Firefly Health Launches First Virtual Health Plan for Small and Medium Businesses
Firefly health launches its first virtual health plan marketed to small and medium-sized employers.
The offer, coming about five months after the start announced a $ 40 million Series B round, is billed as a “care and coverage” plan, offering virtual primary and behavioral health care, as well as access to in-person care through its partners.
The plan is currently available to employers in Massachusetts, Maine and Ohio. Firefly has announced plans to expand to more states over the next year.
“The launch of the Firefly Health Plan brings within reach of our mission to provide half-price health care that’s twice as good,” Fay Rotenberg, CEO of Firefly Health, said in a statement.
“We have long observed the power of aligning care and coverage under one roof. Today we are excited to launch an innovative coverage approach and to marry it with our very modern approach to virtual care first. ”
WHY IS IT IMPORTANT
Firefly is pitching its new plan as a solution for small employers priced out of the traditional health insurance market.
A 2021 survey by the Kaiser Family Foundation and the Buyer Business Group on Health have found that even large employers are concerned about the rising costs of health coverage. Almost 90% of executives responding to the survey believed the cost of providing employee health benefits would become unsustainable over the next five to ten years.
These high costs are passed on to employees through higher deductibles. According to the Bureau of Labor Statistics, the availability of high-deductible health insurance plans for private sector workers increased from 15% in 2010 to 45% in 2018.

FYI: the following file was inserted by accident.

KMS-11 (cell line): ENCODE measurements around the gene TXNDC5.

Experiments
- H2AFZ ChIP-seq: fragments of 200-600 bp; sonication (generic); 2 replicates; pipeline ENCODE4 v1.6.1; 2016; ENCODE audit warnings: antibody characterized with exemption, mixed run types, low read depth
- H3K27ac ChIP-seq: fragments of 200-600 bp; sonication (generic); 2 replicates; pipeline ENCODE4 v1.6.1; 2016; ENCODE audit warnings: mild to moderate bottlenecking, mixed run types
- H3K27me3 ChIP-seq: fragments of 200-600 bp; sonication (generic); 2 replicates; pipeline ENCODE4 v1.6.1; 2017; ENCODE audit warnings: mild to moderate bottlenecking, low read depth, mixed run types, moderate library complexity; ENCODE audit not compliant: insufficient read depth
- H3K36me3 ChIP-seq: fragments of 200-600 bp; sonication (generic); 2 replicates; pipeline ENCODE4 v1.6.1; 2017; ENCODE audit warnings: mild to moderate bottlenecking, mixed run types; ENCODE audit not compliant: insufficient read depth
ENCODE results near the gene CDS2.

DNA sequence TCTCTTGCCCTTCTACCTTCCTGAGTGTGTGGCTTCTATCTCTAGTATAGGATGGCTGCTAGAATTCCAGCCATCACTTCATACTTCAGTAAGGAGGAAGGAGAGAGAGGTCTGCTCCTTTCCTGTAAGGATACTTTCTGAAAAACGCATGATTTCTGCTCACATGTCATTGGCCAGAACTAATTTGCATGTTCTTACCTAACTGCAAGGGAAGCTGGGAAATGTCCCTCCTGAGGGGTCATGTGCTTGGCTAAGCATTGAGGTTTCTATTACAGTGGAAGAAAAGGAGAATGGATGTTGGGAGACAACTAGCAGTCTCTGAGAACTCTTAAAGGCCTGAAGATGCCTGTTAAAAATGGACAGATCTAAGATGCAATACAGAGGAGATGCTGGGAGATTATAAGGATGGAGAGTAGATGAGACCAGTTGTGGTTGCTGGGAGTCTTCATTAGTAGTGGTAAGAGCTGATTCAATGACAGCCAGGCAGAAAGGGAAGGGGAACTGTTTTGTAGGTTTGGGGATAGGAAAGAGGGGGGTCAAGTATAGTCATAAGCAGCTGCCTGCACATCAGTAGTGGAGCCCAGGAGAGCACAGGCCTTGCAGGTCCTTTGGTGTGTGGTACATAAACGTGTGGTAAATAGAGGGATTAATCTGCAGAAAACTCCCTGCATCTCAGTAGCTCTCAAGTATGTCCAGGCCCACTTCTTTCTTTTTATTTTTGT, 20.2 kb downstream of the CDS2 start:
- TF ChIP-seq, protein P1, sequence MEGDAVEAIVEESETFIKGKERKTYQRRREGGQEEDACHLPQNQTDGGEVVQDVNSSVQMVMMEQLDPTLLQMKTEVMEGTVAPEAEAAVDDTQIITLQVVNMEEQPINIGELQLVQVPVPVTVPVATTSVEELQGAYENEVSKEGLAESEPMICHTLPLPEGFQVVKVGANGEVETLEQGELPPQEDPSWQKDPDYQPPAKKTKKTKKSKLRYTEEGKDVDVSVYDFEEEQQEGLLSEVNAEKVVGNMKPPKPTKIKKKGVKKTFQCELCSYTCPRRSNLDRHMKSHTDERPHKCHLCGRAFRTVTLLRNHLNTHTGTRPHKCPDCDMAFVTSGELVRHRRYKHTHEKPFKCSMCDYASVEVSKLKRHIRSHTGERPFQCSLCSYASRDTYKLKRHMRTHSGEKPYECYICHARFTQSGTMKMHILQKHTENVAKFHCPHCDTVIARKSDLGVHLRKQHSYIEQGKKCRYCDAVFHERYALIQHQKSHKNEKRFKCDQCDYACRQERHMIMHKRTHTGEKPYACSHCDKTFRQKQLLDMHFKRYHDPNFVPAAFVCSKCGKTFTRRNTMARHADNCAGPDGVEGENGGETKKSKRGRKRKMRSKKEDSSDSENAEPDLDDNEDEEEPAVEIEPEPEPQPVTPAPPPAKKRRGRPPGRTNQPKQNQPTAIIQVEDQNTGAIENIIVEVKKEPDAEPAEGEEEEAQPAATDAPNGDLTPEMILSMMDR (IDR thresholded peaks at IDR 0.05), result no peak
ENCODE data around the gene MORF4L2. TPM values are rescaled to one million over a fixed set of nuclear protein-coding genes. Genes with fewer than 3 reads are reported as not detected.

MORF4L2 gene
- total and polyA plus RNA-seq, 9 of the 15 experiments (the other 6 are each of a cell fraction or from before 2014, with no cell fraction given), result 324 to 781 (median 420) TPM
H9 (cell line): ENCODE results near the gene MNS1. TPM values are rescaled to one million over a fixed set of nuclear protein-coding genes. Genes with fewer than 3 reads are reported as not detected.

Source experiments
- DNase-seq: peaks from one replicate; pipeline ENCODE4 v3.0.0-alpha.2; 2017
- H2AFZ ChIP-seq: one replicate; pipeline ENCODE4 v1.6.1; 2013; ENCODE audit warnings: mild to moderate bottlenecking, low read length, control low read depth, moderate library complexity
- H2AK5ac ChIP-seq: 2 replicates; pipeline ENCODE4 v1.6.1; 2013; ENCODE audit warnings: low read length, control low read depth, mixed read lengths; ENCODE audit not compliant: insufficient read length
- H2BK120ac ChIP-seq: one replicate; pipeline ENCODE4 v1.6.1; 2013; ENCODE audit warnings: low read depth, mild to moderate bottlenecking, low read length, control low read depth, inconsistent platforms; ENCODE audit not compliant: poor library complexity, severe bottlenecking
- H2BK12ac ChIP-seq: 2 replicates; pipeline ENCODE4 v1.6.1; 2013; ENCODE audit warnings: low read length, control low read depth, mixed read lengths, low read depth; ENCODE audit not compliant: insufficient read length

Firefly is also promoting “clear and simple coverage” with no deductibles or copayments in its new plan.
“Everyone deserves access to affordable, quality care based on empathy. This is a tremendous opportunity to take back control of healthcare and deal with the financial pressure it places on individuals and businesses, ”Rotenberg said in a statement.
THE BIGGEST TREND
Virtual care and telehealth exploded during the pandemic as providers and patients reduce in-person care.
Although The use of telehealth has generally declined this year, with some providers and other stakeholders believing that it will be difficult to put the genius of virtual care back into the bottle. According to a new survey from telehealth provider Amwell and HIMSS Analytics, more than half of hospital and health system executives say they plan to increase their investments in telemedicine over the next two years.
Last month, insurer Blues CareFirst has started a virtual care practice for its members in Maryland, DC and northern Virginia.
Other players in the virtual and hybrid care space include Crossover Health, Forward Health and 98point6.